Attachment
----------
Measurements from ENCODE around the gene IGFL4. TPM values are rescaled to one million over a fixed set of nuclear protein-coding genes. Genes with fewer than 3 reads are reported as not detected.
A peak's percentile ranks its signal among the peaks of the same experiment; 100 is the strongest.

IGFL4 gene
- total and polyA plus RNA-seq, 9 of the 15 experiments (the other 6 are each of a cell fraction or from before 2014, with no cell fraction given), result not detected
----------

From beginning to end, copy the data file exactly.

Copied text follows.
Measurements from ENCODE around the gene IGFL4. TPM values are rescaled to one million over a fixed set of nuclear protein-coding genes. Genes with fewer than 3 reads are reported as not detected.
A peak's percentile ranks its signal among the peaks of the same experiment; 100 is the strongest.

IGFL4 gene
- total and polyA plus RNA-seq, 9 of the 15 experiments (the other 6 are each of a cell fraction or from before 2014, with no cell fraction given), result not detected